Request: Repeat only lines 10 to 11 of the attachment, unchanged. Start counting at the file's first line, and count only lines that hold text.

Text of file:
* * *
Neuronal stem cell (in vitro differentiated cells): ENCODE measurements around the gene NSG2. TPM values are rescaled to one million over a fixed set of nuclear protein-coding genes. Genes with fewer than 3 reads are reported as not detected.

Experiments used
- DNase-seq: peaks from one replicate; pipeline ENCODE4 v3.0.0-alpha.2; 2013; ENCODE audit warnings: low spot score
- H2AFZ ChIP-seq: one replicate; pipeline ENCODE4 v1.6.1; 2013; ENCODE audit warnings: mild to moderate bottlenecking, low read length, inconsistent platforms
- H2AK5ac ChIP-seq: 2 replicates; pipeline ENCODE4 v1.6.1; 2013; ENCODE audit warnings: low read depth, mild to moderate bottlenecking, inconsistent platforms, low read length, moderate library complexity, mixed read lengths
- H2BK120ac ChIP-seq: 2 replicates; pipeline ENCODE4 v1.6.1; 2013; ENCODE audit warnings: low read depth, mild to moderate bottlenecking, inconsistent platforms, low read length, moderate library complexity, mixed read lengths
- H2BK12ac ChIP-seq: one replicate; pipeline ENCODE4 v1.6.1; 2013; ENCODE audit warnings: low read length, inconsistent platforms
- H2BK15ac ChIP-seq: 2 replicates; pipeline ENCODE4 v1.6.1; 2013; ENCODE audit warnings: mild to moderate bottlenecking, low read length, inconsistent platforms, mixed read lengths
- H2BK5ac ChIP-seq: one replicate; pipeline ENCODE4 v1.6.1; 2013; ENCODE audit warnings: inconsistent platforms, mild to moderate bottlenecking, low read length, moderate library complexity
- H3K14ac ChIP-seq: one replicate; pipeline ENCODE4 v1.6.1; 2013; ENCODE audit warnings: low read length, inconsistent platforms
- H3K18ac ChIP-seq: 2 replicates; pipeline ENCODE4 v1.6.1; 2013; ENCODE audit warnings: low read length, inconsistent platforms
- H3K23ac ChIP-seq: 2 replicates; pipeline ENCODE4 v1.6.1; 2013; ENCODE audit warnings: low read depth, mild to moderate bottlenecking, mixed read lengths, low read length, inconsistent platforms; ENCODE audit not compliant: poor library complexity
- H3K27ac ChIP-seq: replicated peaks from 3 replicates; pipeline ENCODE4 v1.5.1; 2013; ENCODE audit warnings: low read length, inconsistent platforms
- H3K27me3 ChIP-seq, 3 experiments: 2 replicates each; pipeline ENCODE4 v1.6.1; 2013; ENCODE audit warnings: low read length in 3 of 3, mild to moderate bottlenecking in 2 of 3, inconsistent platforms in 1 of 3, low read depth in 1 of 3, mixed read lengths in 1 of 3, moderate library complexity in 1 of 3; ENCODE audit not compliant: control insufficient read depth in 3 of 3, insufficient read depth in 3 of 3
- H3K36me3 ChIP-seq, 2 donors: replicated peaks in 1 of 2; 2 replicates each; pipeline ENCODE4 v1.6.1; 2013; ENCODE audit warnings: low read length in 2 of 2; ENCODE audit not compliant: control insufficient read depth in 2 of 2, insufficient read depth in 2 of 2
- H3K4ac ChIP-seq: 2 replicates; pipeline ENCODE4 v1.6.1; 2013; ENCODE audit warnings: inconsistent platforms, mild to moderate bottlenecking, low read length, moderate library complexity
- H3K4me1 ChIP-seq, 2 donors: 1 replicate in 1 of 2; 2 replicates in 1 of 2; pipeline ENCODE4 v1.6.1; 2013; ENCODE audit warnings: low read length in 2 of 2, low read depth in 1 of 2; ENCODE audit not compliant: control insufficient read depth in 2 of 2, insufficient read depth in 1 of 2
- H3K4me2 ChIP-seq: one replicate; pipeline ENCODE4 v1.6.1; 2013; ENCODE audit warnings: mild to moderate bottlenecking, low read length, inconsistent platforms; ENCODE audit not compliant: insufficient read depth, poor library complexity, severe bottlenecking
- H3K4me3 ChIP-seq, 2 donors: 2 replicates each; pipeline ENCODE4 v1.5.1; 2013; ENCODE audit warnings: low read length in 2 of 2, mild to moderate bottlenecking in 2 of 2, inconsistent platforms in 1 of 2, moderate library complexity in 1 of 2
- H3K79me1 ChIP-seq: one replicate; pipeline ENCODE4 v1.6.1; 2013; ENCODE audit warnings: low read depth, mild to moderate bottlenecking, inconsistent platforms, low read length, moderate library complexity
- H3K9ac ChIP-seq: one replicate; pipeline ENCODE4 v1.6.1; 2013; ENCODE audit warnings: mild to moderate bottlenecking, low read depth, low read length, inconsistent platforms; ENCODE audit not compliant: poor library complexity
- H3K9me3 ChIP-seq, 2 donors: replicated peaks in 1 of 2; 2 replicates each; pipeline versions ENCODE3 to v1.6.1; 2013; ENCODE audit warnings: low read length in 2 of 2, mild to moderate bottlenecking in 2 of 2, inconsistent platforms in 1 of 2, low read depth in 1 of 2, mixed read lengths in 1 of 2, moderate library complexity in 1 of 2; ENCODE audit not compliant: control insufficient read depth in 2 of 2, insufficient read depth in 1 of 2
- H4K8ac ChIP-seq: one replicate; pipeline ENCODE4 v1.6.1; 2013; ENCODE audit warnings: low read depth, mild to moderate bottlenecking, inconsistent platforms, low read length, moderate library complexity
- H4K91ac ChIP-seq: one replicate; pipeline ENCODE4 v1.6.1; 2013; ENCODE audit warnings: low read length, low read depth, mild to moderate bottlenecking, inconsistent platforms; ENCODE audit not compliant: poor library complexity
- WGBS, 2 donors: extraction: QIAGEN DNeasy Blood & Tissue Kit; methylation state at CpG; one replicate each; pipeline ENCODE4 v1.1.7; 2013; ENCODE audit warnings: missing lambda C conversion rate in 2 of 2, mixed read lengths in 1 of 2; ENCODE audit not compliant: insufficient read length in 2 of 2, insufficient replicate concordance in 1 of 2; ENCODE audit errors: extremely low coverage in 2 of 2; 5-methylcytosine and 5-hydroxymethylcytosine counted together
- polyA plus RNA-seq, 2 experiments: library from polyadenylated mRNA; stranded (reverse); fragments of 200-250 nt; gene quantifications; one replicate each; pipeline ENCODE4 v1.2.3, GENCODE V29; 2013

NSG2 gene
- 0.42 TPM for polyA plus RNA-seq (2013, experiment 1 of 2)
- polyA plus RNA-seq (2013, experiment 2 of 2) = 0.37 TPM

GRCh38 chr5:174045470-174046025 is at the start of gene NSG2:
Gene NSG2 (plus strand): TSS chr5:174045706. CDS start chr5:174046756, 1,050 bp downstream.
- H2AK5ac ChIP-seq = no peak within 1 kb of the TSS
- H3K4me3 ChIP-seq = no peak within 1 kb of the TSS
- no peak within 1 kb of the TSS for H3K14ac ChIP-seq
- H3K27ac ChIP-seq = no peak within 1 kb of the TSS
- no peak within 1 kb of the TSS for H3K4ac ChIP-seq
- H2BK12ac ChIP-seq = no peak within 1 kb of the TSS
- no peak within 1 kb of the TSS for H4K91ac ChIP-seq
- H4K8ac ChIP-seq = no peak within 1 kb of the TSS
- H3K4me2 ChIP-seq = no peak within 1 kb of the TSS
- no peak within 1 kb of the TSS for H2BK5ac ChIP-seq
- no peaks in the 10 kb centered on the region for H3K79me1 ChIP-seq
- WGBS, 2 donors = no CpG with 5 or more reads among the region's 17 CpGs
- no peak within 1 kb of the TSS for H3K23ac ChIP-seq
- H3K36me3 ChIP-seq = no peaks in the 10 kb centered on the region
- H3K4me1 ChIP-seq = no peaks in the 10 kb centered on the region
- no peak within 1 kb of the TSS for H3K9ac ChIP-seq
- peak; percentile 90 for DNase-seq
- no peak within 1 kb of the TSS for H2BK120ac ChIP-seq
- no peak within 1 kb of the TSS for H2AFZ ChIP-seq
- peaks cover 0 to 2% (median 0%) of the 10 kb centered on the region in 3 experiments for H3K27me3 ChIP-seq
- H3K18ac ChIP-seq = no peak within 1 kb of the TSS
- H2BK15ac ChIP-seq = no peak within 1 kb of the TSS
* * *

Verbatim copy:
- H3K14ac ChIP-seq: one replicate; pipeline ENCODE4 v1.6.1; 2013; ENCODE audit warnings: low read length, inconsistent platforms
- H3K18ac ChIP-seq: 2 replicates; pipeline ENCODE4 v1.6.1; 2013; ENCODE audit warnings: low read length, inconsistent platforms